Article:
Governor pens "no Real ID" bill
PHOENIX - Arizona became the latest state Tuesday to refuse to go along with the federal government's Real ID Act, a move the U.S. Department of Homeland Security said will have "real consequences'' for state residents.
The legislation signed by Gov. Janet Napolitano makes it illegal for her or her agency employees to implement the 2005 federal law. That law requires states to adopt new procedures for issuing driver licenses as well as making the documents themselves more secure.
Backers of the legislation said their main fear is that the new
licenses - and the linked databases that would be required - essentially will create a national ID card.
But Napolitano said her primary concern is that Congress, which imposed the mandate, has yet to cover the costs to the states.
"My support of the Real ID Act is, and has always been, contingent upon adequate federal funding," the governor said. "Absent that, the Real ID Act becomes just another unfunded federal mandate."
Laura Keehner, press secretary to the Department of Homeland Security, acknowledged the money already being provided and in the pipeline will not be enough to cover the cost, estimated at an extra $8 for each driver license. But she said the state and its residents will benefit in having a more secure document.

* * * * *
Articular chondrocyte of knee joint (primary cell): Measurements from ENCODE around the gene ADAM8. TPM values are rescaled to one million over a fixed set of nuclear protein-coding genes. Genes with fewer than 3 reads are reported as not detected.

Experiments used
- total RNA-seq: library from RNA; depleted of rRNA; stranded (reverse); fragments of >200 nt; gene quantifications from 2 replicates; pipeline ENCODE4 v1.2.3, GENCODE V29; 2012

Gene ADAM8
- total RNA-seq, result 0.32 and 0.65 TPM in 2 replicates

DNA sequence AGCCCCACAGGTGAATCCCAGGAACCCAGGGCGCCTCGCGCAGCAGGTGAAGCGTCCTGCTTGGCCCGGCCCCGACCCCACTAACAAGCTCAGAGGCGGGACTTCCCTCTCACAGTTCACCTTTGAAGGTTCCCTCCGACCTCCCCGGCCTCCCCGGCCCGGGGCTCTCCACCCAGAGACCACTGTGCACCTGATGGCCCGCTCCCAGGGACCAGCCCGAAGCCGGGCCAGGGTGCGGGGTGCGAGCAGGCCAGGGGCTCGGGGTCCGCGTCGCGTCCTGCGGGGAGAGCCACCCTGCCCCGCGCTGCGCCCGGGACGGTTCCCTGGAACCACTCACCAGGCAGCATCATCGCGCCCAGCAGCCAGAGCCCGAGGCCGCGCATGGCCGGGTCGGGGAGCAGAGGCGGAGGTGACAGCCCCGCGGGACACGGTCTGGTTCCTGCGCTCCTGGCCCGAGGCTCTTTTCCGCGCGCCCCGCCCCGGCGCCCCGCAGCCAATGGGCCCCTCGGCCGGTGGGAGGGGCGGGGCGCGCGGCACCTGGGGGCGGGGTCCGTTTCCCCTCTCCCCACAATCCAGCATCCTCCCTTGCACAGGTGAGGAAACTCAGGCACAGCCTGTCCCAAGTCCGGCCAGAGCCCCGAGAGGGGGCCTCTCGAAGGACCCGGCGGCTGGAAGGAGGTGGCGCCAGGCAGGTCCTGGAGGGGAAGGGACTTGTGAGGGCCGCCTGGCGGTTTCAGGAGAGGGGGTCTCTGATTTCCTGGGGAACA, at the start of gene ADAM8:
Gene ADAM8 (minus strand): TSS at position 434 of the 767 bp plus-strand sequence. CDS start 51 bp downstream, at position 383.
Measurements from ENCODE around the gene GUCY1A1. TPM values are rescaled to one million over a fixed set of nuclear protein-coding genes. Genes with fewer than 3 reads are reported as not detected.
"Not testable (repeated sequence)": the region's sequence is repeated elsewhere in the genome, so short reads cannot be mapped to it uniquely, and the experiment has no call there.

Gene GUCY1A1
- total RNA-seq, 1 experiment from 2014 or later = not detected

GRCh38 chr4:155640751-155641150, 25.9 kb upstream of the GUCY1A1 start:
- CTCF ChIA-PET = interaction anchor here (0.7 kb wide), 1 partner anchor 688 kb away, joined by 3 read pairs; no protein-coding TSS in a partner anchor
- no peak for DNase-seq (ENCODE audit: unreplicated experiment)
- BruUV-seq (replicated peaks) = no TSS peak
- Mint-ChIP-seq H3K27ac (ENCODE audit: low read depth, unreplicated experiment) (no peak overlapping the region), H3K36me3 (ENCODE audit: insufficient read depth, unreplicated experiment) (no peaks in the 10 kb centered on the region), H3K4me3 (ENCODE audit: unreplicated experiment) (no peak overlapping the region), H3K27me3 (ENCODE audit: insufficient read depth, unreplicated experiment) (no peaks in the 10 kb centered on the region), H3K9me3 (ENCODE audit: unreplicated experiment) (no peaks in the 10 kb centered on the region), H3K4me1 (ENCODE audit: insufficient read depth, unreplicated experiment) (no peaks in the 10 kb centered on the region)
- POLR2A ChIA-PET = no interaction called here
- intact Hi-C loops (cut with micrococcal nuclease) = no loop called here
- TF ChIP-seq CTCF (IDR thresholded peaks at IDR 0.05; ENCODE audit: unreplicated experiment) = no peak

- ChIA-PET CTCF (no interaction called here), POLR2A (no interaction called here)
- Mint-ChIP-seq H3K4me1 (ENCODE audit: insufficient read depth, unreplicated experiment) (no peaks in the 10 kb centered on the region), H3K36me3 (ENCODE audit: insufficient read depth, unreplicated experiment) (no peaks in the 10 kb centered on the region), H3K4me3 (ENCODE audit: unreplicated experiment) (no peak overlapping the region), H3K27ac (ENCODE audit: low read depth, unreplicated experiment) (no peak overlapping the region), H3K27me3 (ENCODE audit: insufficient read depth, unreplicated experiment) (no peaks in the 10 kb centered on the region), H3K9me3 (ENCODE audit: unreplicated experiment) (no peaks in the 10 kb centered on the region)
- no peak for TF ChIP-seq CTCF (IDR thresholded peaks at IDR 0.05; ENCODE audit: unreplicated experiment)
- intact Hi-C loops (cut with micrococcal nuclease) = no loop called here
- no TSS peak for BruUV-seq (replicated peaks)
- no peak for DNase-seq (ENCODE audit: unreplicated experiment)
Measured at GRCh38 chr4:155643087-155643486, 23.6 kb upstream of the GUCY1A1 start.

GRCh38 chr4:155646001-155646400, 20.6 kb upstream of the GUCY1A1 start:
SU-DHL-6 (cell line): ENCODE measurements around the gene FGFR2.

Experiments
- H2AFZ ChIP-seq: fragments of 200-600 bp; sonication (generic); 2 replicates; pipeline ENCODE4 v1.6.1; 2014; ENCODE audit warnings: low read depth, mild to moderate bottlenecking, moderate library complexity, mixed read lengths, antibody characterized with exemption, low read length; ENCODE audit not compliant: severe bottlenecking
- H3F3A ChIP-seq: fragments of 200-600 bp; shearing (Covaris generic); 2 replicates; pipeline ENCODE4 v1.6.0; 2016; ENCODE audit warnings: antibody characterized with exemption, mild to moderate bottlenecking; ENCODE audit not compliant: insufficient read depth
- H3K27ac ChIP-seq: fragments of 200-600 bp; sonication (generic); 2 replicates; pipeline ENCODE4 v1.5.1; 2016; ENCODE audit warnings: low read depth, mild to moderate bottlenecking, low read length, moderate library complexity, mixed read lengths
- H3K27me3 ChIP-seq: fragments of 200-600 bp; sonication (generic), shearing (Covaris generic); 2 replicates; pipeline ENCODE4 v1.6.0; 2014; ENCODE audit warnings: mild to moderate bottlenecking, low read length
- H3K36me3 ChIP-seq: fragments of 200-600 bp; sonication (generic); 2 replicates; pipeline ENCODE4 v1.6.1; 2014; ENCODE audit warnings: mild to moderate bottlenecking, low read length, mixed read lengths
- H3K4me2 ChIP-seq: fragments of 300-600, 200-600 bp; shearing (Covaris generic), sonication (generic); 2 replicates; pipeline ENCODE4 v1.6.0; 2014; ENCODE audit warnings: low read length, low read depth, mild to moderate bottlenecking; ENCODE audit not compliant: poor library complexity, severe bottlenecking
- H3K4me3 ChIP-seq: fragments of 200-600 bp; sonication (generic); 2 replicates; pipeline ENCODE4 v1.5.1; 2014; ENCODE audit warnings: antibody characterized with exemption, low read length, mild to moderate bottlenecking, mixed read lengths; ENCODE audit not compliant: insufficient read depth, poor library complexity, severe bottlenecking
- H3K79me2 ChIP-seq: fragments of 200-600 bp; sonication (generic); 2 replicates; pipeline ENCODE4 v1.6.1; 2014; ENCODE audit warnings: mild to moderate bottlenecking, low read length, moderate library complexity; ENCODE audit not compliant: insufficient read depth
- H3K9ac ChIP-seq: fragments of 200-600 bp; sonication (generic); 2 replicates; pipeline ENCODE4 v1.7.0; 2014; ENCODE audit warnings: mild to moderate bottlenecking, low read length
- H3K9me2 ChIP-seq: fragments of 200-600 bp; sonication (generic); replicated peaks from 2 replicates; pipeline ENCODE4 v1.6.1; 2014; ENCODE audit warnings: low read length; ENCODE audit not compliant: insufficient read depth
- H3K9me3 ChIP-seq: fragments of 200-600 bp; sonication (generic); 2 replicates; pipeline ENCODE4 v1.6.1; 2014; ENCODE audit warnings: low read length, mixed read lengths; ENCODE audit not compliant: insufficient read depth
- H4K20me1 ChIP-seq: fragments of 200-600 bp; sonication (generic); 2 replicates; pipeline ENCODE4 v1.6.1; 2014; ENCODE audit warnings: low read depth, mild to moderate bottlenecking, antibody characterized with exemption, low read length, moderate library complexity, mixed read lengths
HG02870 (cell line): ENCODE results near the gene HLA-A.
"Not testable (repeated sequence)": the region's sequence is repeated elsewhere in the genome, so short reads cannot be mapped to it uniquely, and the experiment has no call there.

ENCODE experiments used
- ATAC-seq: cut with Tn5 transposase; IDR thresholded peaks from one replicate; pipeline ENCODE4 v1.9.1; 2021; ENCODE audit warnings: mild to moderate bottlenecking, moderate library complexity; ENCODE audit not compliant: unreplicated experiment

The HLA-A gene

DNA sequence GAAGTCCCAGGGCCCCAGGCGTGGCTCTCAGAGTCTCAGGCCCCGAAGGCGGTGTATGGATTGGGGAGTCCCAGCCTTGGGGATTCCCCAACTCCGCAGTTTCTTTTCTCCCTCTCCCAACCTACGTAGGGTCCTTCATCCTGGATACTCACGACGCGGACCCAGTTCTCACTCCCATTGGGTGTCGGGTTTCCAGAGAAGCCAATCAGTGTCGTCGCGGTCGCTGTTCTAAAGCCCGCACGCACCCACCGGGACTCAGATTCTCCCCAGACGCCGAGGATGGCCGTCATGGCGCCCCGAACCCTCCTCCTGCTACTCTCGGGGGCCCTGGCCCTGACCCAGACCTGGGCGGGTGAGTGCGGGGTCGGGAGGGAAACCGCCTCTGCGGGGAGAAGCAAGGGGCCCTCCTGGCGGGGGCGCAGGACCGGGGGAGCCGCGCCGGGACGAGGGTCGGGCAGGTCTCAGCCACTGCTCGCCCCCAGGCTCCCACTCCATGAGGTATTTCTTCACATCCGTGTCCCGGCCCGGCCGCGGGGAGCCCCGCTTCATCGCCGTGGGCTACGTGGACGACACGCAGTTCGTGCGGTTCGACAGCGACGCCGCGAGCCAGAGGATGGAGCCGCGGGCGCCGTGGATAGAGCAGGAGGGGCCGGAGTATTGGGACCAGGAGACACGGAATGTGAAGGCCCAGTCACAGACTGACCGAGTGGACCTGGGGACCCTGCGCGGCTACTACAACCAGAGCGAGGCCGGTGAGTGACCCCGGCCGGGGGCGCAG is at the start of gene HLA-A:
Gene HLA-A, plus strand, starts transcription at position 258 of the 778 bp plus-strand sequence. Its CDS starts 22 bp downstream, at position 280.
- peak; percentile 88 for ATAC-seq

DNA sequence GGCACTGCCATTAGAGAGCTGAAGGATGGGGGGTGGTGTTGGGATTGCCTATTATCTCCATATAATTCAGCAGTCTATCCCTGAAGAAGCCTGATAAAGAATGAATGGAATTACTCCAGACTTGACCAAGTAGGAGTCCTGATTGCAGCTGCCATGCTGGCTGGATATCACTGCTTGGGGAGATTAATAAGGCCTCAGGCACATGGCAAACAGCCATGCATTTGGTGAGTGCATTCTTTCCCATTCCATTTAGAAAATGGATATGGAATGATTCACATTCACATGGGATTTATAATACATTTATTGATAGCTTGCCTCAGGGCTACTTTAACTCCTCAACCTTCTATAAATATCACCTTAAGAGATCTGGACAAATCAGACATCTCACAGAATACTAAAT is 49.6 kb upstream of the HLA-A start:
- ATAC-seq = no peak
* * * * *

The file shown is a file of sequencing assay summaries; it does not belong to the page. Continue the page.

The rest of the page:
Keehner said if Arizona - and the 13 other states that have taken similar action - do not reverse course, it will be the residents who will suffer when the law takes effect as scheduled in 2010.
Potentially most sweeping, she said the law will forbid people from boarding commercial airlines without identification recognized by her agency.
Keehner said a passport would qualify, as would a military identification card. But she said those who lack either one would no longer be able to use their state driver's license.
The same rules will apply for anyone who wants to enter a federal building.